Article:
Hangar Policy 'Significant Win' For Homebuilders: EAA

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EAA says the FAA's proposed policy on hangar use at federally funded airports is a lot better than the previous rule and, for the first time, offers homebuilders some protection. "It is in fact an improvement," Doug Macnair, EAA's VP of Government told AVweb. "It actually protects our community for the first time." As we reported Sunday, the FAA has published a proposed policy in the Federal Register that will more clearly define how airport facilities may be used. Comments are being taken until Sept. 5 and can be submitted online citing docket number FAA-2014-0463. The policy says most of the work involved in building an airplane is a "non-aeronautical use" because there is no need to have access to airport facilities in the early stages of construction. Our publication of the proposed policy got the phone ringing at EAA headquarters (AVweb was in contact with EAA Saturday about the rule and told them we would be running the story.) EAA had published a story about the ruling July 24. Macnair said EAA has been working for two years to get the FAA to modify its former zero-tolerance policy on non-aeronautical uses (including all phases of homebuilding) at its obligated airports and the new policy is the result. "Is it exactly what we want? No," said Macnair. "Is it better than before? Much. It is a significant win for our community."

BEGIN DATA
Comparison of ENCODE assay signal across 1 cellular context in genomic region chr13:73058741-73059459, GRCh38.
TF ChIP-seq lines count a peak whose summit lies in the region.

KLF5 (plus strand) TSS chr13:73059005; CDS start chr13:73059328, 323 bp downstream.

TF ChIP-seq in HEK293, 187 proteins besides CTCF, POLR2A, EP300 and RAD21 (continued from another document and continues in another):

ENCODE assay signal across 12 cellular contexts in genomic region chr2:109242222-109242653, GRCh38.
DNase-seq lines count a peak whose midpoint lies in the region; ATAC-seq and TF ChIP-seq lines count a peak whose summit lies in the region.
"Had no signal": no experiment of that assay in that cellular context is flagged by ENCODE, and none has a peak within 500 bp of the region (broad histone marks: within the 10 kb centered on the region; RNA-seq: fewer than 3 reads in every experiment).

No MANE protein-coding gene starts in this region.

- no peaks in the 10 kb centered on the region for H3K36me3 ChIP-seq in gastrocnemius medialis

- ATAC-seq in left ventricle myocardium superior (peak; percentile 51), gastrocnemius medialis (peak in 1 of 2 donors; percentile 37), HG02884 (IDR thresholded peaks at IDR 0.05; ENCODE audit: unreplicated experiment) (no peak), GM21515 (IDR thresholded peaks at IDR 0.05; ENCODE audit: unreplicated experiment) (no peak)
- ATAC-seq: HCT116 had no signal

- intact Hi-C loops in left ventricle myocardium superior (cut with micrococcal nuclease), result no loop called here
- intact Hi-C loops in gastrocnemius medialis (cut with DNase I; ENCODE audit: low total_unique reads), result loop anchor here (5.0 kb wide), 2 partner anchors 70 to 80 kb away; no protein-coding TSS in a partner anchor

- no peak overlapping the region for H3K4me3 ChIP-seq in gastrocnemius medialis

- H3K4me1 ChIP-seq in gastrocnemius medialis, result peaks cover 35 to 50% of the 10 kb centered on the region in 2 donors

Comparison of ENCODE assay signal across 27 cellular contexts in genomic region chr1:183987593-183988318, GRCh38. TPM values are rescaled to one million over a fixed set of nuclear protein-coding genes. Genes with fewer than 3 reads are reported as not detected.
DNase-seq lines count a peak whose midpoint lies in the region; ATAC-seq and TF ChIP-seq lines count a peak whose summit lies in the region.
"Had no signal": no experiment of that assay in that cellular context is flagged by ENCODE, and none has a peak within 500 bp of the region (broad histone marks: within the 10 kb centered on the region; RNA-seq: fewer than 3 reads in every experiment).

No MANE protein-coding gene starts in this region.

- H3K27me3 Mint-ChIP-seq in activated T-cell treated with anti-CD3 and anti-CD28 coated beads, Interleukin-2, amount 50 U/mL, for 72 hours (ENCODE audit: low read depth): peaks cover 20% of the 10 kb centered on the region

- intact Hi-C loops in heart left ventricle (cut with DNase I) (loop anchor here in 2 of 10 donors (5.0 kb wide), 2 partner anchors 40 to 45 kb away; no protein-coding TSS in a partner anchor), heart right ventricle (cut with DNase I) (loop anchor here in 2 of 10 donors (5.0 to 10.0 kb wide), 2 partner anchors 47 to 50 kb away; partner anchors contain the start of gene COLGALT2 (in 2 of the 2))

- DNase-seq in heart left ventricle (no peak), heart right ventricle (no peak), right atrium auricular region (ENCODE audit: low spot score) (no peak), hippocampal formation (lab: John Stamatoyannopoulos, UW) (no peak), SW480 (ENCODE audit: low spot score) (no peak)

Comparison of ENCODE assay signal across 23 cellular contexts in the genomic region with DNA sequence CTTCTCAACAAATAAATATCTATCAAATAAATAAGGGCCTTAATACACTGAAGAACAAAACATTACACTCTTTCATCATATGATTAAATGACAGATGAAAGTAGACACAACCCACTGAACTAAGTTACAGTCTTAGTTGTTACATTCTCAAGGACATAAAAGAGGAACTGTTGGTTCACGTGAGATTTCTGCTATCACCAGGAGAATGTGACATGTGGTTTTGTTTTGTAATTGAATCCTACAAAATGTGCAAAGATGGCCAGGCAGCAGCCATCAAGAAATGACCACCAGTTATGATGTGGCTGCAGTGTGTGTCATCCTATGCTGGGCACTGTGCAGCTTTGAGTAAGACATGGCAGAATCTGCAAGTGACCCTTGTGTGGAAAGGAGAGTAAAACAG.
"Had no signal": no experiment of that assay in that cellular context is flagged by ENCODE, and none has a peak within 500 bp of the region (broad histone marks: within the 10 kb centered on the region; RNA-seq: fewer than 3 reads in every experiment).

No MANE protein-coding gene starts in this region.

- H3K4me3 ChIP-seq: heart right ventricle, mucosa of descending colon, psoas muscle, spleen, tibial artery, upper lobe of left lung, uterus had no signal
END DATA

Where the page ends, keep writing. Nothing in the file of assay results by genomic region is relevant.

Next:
Macnair said the issue came to a head two years ago after a dispute at Glendale Airport (PDF) near Phoenix brought the hangar-use issue to the FAA's attention. The dispute prompted an audit of airport operations all over the country that found numerous violations of the "extremely restrictive" existing policy, which is that hangars are for airplanes and the items needed to keep them flying. Period. He said EAA has been at the forefront of an effort to keep the FAA from applying the letter of the existing law to airports while negotiating with the feds to come up with a policy that more realistically represents the activities at airports. "At one point we even had a discussion about whether bookshelves should be allowed." So, while building the subcomponents of airplanes is not allowed under the proposed policy, the ability to get the airplane ready for flight will be enshrined and Macnair says that's a huge win. "You have to realize where we're coming from," he said. "It [building aircraft] was not legal to do at all." Along the way, Macnair said the FAA relented on the incidental storage and placement of a reasonable amount of non-aeronautical items in the hangar as long as they don't get in the way of the aviation that is supposed to go on there. So furniture, appliances and other things that help keep the "friendly environment" going at airports will be OK.